Bradley Camp Davis, “Imperial Bandits: Outlaws and Rebels in the China-Vietnam Borderlands” (U of Washington Press, 2017)
Recent years have seen an upsurge in studies asking questions about, and in, borderlands. The topic is certainly not new to scholars of mainland Southeast Asia, but as Bradley Camp Davis shows in Imperial Bandits: Outlaws and Rebels in the Read More
Peter Eisner, “MacArthur’s Spies: The Solider, the Singer, and the Spymaster Who Defied the Japanese in WWII” (Viking, 2017)
The conquest of the Philippines in 1942 brought thousands of Americans under the control of the empire of Japan. While most of them were interned or imprisoned for the duration of the war, a remarkable few evaded capture and fought… Read More
Albert Wu, “From Christ to Confucius: German Missionaries, Chinese Christians, and the Globalization of Christianity, 1860-1950” (Yale UP, 2016)
Where Europeans have gone, so, too, have their ideas about religion. We know that this was no one-way street, that Christian missionaries have both changed and been changed by their interaction with nonwhite, non-Christian peoples, and that their experiences have… Read More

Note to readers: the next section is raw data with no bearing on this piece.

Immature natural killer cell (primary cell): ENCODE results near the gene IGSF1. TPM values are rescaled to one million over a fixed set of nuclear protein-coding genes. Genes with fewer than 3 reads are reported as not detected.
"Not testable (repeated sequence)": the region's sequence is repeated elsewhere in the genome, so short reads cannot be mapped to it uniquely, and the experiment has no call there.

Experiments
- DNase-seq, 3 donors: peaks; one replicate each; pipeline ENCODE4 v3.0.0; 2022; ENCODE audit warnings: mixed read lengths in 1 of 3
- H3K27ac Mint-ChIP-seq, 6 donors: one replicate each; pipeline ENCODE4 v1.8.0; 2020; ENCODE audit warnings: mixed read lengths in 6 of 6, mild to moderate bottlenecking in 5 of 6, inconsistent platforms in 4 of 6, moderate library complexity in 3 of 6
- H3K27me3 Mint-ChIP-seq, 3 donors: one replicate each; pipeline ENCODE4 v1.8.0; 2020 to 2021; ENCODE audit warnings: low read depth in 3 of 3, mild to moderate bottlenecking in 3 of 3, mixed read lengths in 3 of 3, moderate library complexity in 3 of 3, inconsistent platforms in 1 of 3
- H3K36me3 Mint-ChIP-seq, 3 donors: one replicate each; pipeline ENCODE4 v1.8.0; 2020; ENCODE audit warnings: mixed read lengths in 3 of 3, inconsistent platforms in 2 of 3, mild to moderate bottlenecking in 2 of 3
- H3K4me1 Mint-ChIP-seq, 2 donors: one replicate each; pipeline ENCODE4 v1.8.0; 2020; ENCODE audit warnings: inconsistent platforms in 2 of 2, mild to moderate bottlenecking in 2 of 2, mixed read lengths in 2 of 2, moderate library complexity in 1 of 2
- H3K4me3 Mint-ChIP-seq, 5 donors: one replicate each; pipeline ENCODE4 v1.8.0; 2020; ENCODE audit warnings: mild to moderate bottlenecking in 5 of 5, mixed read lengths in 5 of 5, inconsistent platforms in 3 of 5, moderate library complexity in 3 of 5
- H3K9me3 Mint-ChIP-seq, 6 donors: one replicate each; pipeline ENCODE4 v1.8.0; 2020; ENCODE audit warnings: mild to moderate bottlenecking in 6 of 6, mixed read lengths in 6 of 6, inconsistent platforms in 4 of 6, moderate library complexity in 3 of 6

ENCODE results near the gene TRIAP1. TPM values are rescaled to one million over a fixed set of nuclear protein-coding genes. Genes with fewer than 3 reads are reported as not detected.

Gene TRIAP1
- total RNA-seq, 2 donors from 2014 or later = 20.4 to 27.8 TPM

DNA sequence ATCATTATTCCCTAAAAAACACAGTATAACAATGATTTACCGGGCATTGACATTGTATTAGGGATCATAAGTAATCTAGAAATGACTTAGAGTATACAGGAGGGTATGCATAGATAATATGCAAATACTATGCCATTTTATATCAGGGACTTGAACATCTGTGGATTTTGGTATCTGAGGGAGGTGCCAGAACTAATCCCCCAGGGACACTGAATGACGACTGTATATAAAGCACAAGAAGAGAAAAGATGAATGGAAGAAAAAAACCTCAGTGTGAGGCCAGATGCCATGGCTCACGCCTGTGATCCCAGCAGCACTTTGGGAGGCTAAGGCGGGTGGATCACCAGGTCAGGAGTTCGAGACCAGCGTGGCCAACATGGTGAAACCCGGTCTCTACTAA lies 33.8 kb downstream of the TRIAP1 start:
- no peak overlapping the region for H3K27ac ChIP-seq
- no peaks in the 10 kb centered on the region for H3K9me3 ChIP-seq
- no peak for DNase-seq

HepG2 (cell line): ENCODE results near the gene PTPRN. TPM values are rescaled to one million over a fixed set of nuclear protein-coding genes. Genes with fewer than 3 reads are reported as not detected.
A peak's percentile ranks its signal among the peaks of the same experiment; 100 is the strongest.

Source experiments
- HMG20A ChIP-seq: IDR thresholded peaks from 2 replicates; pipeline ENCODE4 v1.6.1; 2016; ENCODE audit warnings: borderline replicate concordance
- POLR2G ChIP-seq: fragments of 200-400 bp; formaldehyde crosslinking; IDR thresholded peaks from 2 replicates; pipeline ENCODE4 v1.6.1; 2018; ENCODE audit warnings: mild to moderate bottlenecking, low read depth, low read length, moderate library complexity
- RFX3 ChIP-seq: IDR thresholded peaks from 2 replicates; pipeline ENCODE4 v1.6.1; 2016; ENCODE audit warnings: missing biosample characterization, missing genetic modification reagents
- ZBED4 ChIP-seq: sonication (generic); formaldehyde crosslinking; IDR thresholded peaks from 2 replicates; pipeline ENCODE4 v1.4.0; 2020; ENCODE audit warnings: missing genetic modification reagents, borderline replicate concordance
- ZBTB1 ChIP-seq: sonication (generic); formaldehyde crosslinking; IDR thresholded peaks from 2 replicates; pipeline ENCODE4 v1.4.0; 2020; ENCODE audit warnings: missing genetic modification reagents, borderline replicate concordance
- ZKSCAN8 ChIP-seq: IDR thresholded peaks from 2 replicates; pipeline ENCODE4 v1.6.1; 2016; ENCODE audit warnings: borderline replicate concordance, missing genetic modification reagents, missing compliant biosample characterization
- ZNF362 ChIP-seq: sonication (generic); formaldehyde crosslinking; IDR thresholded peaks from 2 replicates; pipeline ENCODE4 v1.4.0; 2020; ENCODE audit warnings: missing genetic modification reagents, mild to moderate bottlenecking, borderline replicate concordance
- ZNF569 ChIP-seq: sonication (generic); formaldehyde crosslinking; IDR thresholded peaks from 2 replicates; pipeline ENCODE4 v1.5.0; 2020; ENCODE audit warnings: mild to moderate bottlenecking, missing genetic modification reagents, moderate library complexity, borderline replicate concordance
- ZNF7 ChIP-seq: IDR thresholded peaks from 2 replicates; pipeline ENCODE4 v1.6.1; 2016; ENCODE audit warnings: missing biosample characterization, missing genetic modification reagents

Eileen Le Han, “Micro-Blogging Memories: Weibo and Collective Remembering in Contemporary China” (Palgrave Macmillan, 2016)
Since its invention, the Internet has become a fundamental part of our lives. Since the invention of social media, communicative technologies have changed our lives and influenced journalism and politics in ways that were unimaginable just ten years ago. In… Read More
Bongrae Seok, “Moral Psychology of Confucian Shame: Shame of Shamelessness” (Rowman and Littlefield, 2017)
Shame is a complex social emotion that has a particularly negative valence; in the West it is associated with failure, inappropriateness, dishonor, disgrace. But within the Confucian tradition, there is in addition a distinct, positive variety of moral shame a… Read More
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